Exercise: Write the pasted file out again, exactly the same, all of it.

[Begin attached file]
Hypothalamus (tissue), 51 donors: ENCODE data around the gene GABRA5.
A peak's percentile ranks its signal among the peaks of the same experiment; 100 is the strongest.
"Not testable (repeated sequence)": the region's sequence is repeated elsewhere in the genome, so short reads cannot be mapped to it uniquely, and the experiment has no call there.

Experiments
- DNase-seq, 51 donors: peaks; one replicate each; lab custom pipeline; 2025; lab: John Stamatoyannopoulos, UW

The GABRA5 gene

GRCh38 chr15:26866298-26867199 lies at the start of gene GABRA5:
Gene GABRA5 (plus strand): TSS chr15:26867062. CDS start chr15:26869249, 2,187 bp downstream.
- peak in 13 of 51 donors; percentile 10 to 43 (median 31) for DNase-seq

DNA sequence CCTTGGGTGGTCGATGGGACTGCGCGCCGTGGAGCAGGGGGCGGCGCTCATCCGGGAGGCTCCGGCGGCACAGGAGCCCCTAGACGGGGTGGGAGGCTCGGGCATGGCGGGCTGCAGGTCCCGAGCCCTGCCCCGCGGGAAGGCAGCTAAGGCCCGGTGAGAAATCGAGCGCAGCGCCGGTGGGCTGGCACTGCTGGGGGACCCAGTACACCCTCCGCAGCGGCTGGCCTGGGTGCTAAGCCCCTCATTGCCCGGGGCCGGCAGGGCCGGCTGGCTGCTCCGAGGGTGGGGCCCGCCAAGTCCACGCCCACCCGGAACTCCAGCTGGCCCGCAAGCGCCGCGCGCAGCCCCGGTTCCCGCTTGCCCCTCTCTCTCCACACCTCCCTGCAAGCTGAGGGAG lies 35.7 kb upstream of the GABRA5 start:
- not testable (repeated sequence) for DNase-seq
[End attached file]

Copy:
Hypothalamus (tissue), 51 donors: ENCODE data around the gene GABRA5.
A peak's percentile ranks its signal among the peaks of the same experiment; 100 is the strongest.
"Not testable (repeated sequence)": the region's sequence is repeated elsewhere in the genome, so short reads cannot be mapped to it uniquely, and the experiment has no call there.

Experiments
- DNase-seq, 51 donors: peaks; one replicate each; lab custom pipeline; 2025; lab: John Stamatoyannopoulos, UW

The GABRA5 gene

GRCh38 chr15:26866298-26867199 lies at the start of gene GABRA5:
Gene GABRA5 (plus strand): TSS chr15:26867062. CDS start chr15:26869249, 2,187 bp downstream.
- peak in 13 of 51 donors; percentile 10 to 43 (median 31) for DNase-seq

DNA sequence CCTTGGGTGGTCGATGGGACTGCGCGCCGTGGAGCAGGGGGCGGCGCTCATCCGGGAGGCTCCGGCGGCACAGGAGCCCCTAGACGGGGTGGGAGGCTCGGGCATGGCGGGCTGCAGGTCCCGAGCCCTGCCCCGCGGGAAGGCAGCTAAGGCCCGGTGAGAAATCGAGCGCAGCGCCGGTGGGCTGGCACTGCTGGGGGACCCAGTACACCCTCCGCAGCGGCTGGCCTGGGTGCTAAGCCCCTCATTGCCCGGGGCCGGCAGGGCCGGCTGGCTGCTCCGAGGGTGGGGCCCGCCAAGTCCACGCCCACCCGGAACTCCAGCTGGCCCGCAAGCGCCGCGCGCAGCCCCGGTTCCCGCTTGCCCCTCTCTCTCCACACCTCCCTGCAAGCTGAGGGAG lies 35.7 kb upstream of the GABRA5 start:
- not testable (repeated sequence) for DNase-seq